The Rodent In Pennsylvania Better Know What’s Good For HimPosted: February 1, 2014
I hope his stubby little legs can get him back in his burrow as quickly as possible if he even dares to say there will be six more weeks of this winter. Enough is enough is what I say.
If you are not going to Punxsutawney, Pennsylvania tonight to stand on Gobbler’s Knob all night and enjoy the festivities, you can sit in your jammies and watch Punxsutawney Phil, The Prognosticator of Prognosticators, at work at 7:25 a.m. on Sunday morning by clicking here.
Personally, I say you should go stand on the Knob, just once in your life – besides, where else can you wear your Groundhog Necklace?
And, having the “holiday” fall on a Saturday – Sunday works great for us working folk. Here’s the schedule of events for this weekend. I had a blast on the Knob when I went and I would do it again if someone would go with me! You may even get your picture taken with one of the “Inner Circle” guys. I did!
According to the state of Pennsylvania’s website, the story of Groundhog Day begins with Candlemas, an early Christian holiday where candles were blessed and distributed. Celebrators of the holiday eventually declared clear skies on Candlemas meant a longer winter. The Roman legions, during the conquest of the northern country, brought this tradition to the Germans, who concluded that if the sun made an appearance on Candlemas Day, a hedgehog would cast a shadow, thus predicting six more weeks of bad weather or “Second Winter.” German immigrants brought the tradition to Pennsylvania, but how did Punxsutawney Phil emerge?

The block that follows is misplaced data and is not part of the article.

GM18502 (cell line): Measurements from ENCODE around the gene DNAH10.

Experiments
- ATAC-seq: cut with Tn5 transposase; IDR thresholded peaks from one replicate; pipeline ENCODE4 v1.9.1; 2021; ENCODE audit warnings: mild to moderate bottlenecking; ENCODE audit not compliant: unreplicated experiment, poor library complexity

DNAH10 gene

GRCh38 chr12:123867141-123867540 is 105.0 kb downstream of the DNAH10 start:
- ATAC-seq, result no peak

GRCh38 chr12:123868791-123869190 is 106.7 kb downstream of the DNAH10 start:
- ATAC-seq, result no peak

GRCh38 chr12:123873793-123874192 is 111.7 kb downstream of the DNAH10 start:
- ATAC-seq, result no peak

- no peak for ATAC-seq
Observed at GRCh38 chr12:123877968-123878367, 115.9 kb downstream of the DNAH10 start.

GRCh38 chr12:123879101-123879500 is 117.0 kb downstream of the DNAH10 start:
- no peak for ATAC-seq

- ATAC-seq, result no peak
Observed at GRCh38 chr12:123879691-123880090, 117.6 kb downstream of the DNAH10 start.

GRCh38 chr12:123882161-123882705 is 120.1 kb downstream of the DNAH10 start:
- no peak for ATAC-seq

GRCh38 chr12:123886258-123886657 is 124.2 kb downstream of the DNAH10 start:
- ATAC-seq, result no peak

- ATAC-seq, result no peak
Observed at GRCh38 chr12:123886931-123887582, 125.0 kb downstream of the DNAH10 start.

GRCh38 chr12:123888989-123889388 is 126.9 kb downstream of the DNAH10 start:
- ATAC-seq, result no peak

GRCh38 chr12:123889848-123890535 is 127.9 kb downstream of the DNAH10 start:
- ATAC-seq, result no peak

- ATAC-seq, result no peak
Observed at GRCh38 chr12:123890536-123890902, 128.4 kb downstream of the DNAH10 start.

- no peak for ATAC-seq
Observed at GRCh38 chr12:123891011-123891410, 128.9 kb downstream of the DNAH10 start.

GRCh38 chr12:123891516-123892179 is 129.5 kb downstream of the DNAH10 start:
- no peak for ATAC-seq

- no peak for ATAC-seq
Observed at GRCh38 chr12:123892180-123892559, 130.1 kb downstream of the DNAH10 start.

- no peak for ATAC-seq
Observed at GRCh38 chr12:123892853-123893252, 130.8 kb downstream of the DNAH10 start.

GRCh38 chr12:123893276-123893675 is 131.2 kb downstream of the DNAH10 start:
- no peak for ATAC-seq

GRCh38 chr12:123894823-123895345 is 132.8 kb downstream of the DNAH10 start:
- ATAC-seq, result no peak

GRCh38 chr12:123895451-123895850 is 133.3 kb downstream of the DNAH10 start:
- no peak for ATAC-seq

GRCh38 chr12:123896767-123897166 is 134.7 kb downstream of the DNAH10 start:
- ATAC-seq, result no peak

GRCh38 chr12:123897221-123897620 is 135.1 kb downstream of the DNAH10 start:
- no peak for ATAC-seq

In 1887, a spirited group of groundhog hunters from Punxsutawney dubbed themselves “The Punxsutawney Groundhog Club.” One member was an editor of Punxsutawney’s newspaper. Using his ink, he proclaimed Punxsutawney Phil, the local groundhog, to be the one and only weather prognosticating groundhog. He issued this proclamation on Candlemas, and yes, Groundhog Day. Phil’s fame spread, and newspapers from around the globe began to report his Gobbler’s Knob prediction.
Happy Groundhog Day – here’s to an early spring!